Saturday, May 17, 2008

"No such thing as bad publicity,"

I keep telling myself, stiff-upper-lippishly. But that doesn't mean receiving a 3500-word panning – nay, spanking – nay, drubbing – from August Kleinzahler (now known as "stinky-feet Augie" to two small girls in my household) in the 22 May London Review of Books doesn't hurt. Man, it does.

(And no, I'm not giving you the link. Look it up your own bad self.)

Casting my mind back to the Kübler-Ross "5 Stages of Grief at a Bad Review," I suspect I'm somewhere on the "depression" side of the passage from "depression" to "acceptance," having passed thru the stages of "denial" (surely they sent him the wrong book?), "anger" (cf. Franz Wright, passim), & "bargaining" (but even a bad review in the LRB will surely sell some books to masochistic types?). But the sting is still too real & immediate for me to say much coherent about what's wrong with Kleinzahler's take on the book, and what might be right about it.

Suffice it to say, for those of you who might be taking up pens & cudgels on my behalf, that Kleinzahler's version of Language Poetry makes Tom Clark's (remember "Stalin as Linguist"?) look sophisticated, & that while he spends the better part of a paragraph excoriating my final appendix, he seems to have entirely misread it. Man, I have so many other nasty things I want to say that I've just gotta close now.

Expressions of sympathy – flowers, bonbons, bottles of booze – entirely welcome.


Anonymous said...

I wish I could read this review, Mark. I ain't willing to subscribe, but I'd like to see just how he misreads your book. The Poem of a Life is such a clear, even-handed book, I'm at a loss to what could cause someone to try to shred it. Your book is a model of real intelligence and meticulous scholarship. AK must not be getting enough bran in his diet . . .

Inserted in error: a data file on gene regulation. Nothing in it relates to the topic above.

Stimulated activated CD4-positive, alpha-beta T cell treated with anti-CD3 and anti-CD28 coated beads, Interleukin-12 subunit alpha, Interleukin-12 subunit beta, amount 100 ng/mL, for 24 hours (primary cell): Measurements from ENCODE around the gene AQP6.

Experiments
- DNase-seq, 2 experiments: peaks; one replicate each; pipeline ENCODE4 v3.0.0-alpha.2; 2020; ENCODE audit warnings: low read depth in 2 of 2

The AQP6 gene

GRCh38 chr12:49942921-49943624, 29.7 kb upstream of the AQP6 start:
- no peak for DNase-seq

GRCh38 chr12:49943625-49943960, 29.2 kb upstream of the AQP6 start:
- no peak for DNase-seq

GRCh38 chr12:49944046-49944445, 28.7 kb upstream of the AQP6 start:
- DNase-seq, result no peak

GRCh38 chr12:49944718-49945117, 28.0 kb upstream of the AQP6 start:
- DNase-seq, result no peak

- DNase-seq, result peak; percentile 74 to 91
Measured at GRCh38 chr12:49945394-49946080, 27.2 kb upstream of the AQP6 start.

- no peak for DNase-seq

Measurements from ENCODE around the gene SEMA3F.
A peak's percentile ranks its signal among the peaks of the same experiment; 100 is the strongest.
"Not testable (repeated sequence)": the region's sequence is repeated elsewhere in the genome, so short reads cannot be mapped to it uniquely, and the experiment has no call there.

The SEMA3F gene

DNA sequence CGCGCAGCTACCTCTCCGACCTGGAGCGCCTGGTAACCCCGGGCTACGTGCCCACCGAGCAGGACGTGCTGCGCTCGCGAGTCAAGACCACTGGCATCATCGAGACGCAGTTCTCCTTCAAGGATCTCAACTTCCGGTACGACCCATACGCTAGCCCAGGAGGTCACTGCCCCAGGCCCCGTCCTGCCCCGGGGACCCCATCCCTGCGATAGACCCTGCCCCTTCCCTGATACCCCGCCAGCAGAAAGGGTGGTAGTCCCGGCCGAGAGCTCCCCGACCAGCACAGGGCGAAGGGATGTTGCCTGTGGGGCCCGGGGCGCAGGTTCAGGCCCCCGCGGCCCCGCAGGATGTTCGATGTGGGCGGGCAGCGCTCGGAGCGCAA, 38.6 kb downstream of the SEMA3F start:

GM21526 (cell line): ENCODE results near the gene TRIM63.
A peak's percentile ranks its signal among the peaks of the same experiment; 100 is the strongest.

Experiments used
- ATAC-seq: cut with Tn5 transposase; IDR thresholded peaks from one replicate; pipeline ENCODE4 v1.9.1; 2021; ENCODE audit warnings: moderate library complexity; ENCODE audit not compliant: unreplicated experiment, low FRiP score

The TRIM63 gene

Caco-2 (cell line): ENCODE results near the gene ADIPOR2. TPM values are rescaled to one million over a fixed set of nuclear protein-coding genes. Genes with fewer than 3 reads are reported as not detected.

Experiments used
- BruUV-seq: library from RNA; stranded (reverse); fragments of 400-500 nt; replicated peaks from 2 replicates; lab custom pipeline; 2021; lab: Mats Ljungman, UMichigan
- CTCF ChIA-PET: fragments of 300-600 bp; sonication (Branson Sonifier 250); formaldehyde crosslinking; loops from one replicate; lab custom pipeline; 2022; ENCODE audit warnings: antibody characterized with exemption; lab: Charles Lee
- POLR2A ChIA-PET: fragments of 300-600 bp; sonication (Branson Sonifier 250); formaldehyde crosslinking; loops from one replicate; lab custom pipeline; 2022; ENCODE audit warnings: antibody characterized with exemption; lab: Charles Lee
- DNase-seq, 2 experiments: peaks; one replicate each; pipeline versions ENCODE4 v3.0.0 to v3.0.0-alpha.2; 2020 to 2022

Paul Naylor

Vance Maverick said...

Condolences. The excerpt over at their bookstore is certainly unpromising:

Zukofsky, like Charles Olson and Jeremy Prynne, is a monstre sacré: his reputation precludes any serious discussion of individual pieces of work.

This could easily be disproven by a glance, for example, into the goddamn book under review.

F.W. said...

people forget about these reviews more or less instantaneously (don't you, after reading one?), and nobody really gives a shit about them in the first place. Think about it--how much do they affect you, when you read one about somebody else? The book review is an even more evanescent form of writing than a blog entry. The pain will pass, fast.

Paul Sweeney said...

Did you respect this guys opinion before? if so, then ouch. If not, then its the luck of the draw and the managing editor's agenda at LRB.

Vance Maverick said...

Also, this piece on Kenneth Cox, a critic, gives some context. AK quotes paragraphs from Cox on Bunting, Joyce, Niedecker, Pound, Wyndham Lewis, Yeats, and Zukofsky. The Yeats passage is somewhat negative, but the Zukofsky one is a determined rejection of a whole poetic, with prejudice. Cox pretends to adduce separate strands of evidence, but it reads as though a general dislike has poisoned all his reactions. And it's quite clear that Kleinzahler takes Cox as a model.